Nonetheless, I am thinking about beginning to post to Substack. My novel One-Match Fire contains 23 chapters. which means I could serialize two a month and have a year’s worth of content. After that, I could post some of the stories I’ve written in that universe that are not in that novel to continue the content. Seems like a safe way to experiment with the medium. Maybe I could develop a following in that time. Perhaps then I could serialize a newer work (my impossible-to-publish metafictional stuff) and charge a fee. Then retire rich.

I know that Substack has gotten some bad press. It’s been accused of being a haven for right-wing crazies though I haven’t noticed such, and it seems easy enuf to ignore. There have also been some grumblings about the “advance” that Rushdie supposedly received for joining the platform. But I don’t see the logic in that. He’s going to get a bigger advance from a traditional publisher than a no-name would, and no one complains about that kind of thing. Maybe I’m missing something, but it seems like a good and safe place to experiment.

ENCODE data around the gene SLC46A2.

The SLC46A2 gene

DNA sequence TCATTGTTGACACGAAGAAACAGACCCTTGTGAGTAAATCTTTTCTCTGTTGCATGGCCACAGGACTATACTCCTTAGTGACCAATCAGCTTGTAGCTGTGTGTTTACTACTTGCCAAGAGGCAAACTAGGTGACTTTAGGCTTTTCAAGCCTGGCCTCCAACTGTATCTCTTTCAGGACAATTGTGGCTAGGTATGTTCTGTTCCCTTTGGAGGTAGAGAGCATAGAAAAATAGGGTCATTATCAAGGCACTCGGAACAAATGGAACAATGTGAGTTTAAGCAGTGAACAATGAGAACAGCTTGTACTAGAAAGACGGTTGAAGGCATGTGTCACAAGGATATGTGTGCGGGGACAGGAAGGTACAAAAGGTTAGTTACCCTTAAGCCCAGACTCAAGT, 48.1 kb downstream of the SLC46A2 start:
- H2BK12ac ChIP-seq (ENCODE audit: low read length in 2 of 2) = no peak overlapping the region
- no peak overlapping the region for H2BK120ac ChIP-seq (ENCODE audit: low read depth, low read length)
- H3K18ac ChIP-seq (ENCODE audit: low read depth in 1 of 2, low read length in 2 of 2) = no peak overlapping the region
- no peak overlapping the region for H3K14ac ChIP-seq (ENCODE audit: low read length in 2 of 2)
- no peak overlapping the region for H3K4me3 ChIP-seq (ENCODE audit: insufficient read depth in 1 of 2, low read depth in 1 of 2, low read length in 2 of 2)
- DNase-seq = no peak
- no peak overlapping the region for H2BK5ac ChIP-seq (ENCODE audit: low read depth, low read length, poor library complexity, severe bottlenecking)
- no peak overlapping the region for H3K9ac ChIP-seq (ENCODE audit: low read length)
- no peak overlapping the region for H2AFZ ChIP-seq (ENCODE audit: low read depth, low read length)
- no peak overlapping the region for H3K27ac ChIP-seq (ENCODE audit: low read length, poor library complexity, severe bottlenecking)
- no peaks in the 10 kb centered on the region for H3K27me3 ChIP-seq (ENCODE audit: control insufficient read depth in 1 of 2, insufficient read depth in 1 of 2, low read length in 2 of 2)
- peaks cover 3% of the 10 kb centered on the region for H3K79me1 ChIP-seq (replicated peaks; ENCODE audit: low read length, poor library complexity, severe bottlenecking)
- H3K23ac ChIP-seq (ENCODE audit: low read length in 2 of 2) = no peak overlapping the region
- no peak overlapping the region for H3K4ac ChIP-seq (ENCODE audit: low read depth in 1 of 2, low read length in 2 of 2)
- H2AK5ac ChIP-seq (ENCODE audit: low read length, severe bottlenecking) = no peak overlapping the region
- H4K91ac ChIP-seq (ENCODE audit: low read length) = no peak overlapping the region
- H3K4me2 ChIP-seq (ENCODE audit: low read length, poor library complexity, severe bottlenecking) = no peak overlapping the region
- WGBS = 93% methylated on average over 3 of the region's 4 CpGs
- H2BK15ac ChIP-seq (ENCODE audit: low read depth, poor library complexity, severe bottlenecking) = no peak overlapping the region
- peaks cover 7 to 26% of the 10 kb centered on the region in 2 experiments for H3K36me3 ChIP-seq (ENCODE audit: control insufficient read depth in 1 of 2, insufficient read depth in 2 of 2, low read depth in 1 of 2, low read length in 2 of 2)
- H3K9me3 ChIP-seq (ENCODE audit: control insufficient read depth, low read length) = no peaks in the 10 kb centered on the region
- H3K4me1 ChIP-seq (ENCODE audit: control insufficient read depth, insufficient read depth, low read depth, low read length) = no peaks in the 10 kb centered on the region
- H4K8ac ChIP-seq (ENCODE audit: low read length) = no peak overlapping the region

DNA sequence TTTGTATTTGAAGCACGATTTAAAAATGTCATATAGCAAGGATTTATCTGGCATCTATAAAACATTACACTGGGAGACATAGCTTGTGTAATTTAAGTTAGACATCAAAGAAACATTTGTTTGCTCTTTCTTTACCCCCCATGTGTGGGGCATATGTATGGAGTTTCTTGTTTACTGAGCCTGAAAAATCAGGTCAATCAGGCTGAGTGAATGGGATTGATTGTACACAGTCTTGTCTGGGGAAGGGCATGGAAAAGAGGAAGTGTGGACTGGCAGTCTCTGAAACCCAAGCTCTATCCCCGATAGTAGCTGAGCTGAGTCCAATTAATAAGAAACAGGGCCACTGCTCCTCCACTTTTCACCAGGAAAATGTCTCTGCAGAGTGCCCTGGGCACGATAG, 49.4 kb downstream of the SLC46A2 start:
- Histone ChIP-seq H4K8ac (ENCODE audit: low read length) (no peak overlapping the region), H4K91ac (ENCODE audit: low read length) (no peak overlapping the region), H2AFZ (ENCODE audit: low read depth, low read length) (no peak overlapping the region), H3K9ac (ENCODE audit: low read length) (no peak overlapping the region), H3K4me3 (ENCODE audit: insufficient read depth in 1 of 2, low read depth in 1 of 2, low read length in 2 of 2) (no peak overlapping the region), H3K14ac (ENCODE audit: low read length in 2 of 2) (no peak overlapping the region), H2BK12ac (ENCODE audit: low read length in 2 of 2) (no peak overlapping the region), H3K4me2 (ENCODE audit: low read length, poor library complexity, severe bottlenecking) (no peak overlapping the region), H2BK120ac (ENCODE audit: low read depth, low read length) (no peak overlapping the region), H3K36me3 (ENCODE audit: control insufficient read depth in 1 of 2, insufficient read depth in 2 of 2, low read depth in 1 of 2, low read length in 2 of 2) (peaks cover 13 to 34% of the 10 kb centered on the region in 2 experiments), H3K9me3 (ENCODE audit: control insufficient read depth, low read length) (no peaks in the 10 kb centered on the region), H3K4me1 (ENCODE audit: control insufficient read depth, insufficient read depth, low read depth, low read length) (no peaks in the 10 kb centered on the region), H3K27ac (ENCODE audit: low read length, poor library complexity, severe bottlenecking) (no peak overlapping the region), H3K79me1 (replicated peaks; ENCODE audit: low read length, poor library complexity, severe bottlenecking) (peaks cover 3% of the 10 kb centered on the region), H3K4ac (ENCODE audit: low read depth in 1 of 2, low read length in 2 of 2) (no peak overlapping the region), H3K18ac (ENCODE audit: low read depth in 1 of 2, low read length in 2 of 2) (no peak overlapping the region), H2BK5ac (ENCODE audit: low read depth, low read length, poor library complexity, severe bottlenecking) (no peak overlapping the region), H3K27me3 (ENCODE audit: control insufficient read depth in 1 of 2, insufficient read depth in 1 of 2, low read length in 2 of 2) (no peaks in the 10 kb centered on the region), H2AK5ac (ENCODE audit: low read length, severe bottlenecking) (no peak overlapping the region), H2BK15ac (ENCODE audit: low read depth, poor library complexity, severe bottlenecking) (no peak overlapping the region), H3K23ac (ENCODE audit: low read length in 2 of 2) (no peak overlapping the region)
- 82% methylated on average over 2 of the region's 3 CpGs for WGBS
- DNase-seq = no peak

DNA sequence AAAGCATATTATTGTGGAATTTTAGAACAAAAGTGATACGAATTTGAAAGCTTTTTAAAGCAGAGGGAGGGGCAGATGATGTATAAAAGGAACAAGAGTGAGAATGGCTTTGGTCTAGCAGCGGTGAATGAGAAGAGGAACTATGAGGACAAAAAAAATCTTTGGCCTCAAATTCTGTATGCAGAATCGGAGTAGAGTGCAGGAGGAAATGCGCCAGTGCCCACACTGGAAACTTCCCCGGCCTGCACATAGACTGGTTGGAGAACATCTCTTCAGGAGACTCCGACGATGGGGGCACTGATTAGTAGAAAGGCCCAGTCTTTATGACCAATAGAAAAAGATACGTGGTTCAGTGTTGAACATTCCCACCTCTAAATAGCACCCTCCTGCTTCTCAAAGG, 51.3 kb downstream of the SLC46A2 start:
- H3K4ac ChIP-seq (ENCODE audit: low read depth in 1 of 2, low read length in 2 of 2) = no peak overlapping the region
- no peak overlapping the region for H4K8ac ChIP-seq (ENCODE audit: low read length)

So what do you think? Do you have any experience or cautions you care to share?

Edit 18MAY21 – It may prove to have been a good thing that I did not act on this idea.

“Hush Arbor” is in fron//tera

July 27, 2021

The copy of fron//tera containing my story “Hush Arbor” arrived yesterday. It’s a lovely edition containing stories and poems in both English and Spanish as well as color photos, artwork, and even graphic stories. One of the stories (not by me) is even set not very far from my home in the the Kansas City suburbs.

“Hush Arbor” is a story with two characters from my One-Match Fire universe. It may even have a supernatural element. I’m sorry there’s no online edition I can link you to.

“Hush Arbor” approaches

May 24, 2021

Over the weekend I received an email with the proof pages for my story “Hush Arbor.” It will be published in the bilingual journal fron//tera in July. I don’t often get to review the proofs for my stories, though this did happen with my very first piece all those long years ago, and I think I may have expected this process to be the norm. In any case, I read my story closely (and the table of contents, my bio, and the journal’s cover) and found no errors. I was also able to review the proof of the entire issue via Google Drive. I learned that I was mistaken in my understanding of how the journal works. I had though that my story was to be translated and appear in both English and Spanish, but that’s not the case. Rather, there will be stories and poems in English alongside others that will be in Spanish. Just as well since I don’t know how I would have proofed my story in a different language.